VNC (Virtual Network Computing)
Sometimes it is not convenient to work directly on the Raspberry Pi. Maybe you would like to work on it from another device by remote control.
VNC is a graphical desktop sharing system that allows you to remotely control the desktop interface of one computer (running VNC Server) from another computer or mobile device (running VNC Viewer). VNC Viewer transmits the keyboard and either mouse or touch events to VNC Server, and receives updates to the screen in return.
You will see the desktop of the Raspberry Pi inside a window on your computer or mobile device. You'll be able to control it as though you were working on the Raspberry Pi itself.
VNC Connect from RealVNC is included with Raspberry Pi OS. It consists of both VNC Server, which allows you to control your Raspberry Pi remotely, and VNC Viewer, which allows you to control desktop computers remotely from your Raspberry Pi should you want to.
You must enable VNC Server before you can use it: instructions for this are given below. By default, VNC Server gives you remote access to the graphical desktop that is running on your Raspberry Pi, as though you were sitting in front of it.
However, you can also use VNC Server to gain graphical remote access to your Raspberry Pi if it is headless or not running a graphical desktop. For more information on this, see Creating a virtual desktop, further below.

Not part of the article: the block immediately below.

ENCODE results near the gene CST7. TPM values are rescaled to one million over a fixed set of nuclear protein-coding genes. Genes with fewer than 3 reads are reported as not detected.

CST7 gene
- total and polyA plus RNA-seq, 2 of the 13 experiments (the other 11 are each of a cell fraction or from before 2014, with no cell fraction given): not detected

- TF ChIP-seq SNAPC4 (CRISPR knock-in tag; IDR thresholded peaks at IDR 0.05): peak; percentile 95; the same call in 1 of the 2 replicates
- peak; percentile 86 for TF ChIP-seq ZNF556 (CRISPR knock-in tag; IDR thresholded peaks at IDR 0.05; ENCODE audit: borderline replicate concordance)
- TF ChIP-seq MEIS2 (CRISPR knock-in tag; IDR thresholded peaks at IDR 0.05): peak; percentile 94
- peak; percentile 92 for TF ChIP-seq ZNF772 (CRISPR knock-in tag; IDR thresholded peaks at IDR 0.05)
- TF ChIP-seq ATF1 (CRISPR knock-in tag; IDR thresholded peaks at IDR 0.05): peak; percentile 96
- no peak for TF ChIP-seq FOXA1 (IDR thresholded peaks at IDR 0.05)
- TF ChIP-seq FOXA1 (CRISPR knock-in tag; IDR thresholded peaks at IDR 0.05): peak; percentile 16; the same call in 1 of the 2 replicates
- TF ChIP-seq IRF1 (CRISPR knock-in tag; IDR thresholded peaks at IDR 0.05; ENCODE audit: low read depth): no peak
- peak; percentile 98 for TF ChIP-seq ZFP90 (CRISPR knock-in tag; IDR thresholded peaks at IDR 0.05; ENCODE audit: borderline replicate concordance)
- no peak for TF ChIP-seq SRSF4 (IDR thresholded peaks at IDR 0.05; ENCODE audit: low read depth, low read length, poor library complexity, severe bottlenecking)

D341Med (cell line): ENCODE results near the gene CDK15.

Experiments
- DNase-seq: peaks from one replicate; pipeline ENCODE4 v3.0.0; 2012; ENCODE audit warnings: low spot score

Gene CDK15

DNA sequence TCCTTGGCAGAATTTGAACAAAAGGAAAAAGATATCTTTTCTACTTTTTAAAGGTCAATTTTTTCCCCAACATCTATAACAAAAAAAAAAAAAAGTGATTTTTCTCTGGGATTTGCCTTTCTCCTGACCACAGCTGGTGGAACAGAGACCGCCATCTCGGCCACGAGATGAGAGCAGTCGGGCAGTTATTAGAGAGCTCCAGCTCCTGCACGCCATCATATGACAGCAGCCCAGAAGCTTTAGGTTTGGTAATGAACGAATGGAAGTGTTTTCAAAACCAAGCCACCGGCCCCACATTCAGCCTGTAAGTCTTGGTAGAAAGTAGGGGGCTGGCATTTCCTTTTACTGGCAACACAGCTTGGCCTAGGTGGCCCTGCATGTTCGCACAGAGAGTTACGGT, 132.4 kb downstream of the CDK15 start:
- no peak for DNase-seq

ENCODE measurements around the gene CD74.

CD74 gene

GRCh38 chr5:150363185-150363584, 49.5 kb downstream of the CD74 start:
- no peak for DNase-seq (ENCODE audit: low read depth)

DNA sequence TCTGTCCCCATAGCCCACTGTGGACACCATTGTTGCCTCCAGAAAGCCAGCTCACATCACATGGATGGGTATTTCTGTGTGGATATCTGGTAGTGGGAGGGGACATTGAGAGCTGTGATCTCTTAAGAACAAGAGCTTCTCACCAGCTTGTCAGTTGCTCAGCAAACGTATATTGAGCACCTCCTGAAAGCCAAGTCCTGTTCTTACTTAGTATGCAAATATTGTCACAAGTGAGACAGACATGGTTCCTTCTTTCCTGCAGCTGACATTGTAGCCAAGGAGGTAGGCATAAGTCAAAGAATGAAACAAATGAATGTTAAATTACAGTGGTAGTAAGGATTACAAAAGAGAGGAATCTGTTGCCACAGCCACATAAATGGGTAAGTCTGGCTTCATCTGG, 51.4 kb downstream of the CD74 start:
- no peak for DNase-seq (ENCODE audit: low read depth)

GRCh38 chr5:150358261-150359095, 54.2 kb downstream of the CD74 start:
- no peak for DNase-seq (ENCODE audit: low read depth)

VNC is already installed on the full Raspberry Pi OS image, and can be installed via
Recommended Software from the
Preferences menu on other versions.
If you are not using a desktop you can install it from the command line as follows:
sudo apt update sudo apt install realvnc-vnc-server realvnc-vnc-viewer
Enabling VNC Server
You can do this graphically or at the command line.
Enabling VNC Server graphically
On your Raspberry Pi, boot into the graphical desktop.
Select Menu > Preferences > Raspberry Pi Configuration > Interfaces.
Ensure VNC is Enabled.
Enabling VNC Server at the command line
You can enable VNC Server at the command line using raspi-config:
Now, enable VNC Server by doing the following:
Navigate to Interfacing Options.
Scroll down and select VNC > Yes.
Connecting to your Raspberry Pi with VNC Viewer
There are two ways to connect to your Raspberry Pi. You can use either or both, depending on what works best for you.
Establishing a direct connection
Direct connections are quick and simple providing you're joined to the same private local network as your Raspberry Pi. For example, this might be a wired or wireless network at home, at school, or in the office.
On your Raspberry Pi (using a terminal window or via SSH) use these instructions or run
ifconfigto discover your private IP address.
On the device you'll use to take control, download VNC Viewer. For best results, use the compatible app from RealVNC.
Enter your Raspberry Pi's private IP address into VNC Viewer:
Establishing a cloud connection
You are entitled to use RealVNC's cloud service for free, provided that remote access is for educational or non-commercial purposes only.
Cloud connections are convenient and encrypted end-to-end. They are highly recommended for connecting to your Raspberry Pi over the internet. There's no firewall or router reconfiguration, and you don't need to know the IP address of your Raspberry Pi, or provide a static one.